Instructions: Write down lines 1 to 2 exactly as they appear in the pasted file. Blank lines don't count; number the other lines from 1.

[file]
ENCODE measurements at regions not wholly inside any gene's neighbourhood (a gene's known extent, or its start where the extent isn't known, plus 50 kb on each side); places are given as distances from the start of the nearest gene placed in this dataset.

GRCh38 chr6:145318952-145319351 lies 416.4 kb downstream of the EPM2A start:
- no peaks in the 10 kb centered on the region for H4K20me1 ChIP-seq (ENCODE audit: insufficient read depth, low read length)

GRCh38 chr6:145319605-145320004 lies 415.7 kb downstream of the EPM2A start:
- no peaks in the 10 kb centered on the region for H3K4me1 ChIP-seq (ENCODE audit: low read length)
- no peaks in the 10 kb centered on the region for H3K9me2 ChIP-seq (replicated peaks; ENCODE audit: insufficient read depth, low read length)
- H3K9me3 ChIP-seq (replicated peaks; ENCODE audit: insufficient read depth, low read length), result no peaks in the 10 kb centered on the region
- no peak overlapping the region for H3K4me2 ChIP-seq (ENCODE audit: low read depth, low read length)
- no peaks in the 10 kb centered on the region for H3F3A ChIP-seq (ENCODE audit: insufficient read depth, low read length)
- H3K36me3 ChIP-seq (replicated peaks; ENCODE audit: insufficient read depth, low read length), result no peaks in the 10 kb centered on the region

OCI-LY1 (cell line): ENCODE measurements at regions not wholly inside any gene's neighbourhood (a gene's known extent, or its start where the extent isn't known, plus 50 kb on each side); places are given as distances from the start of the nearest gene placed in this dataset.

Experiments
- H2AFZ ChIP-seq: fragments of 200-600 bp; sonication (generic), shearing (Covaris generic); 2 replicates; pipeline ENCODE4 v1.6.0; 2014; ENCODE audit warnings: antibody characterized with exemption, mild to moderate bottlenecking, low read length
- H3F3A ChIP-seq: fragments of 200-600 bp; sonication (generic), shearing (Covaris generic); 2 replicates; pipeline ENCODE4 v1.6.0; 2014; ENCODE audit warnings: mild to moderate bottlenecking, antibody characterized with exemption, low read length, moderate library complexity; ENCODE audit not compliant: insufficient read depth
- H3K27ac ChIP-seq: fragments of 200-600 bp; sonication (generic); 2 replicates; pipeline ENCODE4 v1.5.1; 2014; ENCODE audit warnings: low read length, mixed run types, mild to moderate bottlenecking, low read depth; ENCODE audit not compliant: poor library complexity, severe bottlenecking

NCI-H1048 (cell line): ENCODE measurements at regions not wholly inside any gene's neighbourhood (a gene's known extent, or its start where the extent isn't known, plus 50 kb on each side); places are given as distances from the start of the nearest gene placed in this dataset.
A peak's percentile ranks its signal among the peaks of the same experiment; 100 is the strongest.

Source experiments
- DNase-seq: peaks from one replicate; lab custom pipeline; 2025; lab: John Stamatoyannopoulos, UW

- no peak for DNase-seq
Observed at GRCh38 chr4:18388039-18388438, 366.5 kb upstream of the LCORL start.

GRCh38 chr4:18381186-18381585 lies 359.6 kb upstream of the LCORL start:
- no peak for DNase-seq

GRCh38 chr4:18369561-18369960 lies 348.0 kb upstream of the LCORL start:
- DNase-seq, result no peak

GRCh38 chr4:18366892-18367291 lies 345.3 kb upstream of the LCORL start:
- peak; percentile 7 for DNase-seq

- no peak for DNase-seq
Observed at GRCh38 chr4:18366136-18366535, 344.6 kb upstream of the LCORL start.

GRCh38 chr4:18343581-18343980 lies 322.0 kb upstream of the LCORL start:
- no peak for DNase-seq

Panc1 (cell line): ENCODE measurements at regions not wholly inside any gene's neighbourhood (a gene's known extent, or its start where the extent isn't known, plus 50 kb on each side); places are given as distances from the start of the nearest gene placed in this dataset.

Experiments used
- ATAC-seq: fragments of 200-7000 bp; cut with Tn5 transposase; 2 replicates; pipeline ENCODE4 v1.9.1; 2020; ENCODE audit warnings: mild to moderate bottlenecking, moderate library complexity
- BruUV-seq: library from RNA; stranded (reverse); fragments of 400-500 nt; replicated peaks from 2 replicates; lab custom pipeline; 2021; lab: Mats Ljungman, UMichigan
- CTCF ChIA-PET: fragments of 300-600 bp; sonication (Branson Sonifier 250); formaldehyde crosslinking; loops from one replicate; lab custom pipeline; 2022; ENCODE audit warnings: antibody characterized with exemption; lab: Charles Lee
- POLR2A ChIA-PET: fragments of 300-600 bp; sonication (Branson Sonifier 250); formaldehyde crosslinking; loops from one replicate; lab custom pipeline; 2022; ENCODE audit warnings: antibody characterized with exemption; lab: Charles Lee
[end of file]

ENCODE measurements at regions not wholly inside any gene's neighbourhood (a gene's known extent, or its start where the extent isn't known, plus 50 kb on each side); places are given as distances from the start of the nearest gene placed in this dataset.

GRCh38 chr6:145318952-145319351 lies 416.4 kb downstream of the EPM2A start: